The new approach, per the example in the Explanatory Materials to the Exposure Draft and the EM to this latest Bill, when calculating the debit value for the commutation, takes into consideration pension payments made in the financial year preceding the year the commutation takes place and the pension payments in the year of commutation. This is at odds with the general approach of pension payment not having any effect on a person’s transfer balance account.

Looking at the example in the EM of Daniel, for a full commutation of his MLP, if we apply the intent from the example of Grant (Examples 3.30 & 3.31) in the previous EM to the original Bill, I calculate a transfer balance account balance $17,000 lower – not a large amount in this example, but it will depend on the numbers for each case.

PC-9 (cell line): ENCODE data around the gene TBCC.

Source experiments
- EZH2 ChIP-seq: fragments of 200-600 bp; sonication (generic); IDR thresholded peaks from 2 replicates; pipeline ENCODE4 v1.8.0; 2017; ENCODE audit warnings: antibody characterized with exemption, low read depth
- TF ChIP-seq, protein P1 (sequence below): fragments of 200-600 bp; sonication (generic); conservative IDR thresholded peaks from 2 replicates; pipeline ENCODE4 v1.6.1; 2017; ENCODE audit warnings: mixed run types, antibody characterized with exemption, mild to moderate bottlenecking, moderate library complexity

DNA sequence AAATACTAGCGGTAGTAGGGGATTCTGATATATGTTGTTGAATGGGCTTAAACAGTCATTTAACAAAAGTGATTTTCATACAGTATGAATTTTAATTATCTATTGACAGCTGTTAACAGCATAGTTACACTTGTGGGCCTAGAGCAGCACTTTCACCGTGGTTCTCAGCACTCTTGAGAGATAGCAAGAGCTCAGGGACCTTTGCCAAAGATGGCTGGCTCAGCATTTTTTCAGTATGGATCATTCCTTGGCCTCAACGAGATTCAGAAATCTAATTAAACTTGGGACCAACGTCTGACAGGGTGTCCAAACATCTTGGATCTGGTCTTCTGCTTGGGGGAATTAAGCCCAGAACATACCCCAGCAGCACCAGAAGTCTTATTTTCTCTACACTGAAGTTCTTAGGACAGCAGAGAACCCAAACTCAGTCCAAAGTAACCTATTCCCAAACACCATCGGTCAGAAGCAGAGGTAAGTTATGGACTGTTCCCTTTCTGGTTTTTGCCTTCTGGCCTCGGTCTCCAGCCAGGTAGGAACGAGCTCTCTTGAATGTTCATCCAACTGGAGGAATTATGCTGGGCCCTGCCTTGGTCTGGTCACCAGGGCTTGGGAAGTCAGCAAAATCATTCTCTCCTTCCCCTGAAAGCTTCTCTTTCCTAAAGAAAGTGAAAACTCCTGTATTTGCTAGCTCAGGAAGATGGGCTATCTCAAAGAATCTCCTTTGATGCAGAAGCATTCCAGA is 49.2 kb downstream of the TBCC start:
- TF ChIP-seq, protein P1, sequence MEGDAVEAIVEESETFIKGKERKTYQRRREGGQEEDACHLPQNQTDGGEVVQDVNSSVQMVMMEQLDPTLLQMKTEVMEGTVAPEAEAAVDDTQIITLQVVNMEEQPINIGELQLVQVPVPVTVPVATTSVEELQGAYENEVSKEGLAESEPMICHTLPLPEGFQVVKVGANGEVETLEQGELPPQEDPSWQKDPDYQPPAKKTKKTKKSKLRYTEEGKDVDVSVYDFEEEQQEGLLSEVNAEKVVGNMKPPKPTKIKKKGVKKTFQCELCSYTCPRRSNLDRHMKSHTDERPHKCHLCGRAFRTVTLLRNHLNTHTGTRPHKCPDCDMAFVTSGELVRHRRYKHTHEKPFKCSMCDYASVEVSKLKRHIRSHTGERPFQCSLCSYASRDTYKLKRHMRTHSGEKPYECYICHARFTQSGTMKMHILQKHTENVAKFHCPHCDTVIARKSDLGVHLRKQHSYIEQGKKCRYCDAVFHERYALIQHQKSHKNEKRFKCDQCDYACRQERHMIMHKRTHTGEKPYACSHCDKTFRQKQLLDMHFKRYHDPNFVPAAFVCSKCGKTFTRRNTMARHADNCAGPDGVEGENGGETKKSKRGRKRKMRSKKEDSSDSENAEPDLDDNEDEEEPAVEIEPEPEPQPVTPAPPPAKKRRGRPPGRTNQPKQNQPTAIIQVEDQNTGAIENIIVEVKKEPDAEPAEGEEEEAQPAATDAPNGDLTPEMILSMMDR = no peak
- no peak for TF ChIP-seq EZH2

This new approach to calculating the debit value of a pre-1 July 2017 MLP commutation could mean a potential excess transfer balance amount for a member. This new approach is to apply from 1 July 2017, so all the calculations of debit value for commutations of these MLPs since 1 July 2017, that advisers, accountants and administrators have used may be and probably are now incorrect. It is not clear what action, if any, the ATO will take in situations where the debit value calculations has already been done using the approach outlined in the EM to the original Bill, particularly those that reported under their practical compliance approach.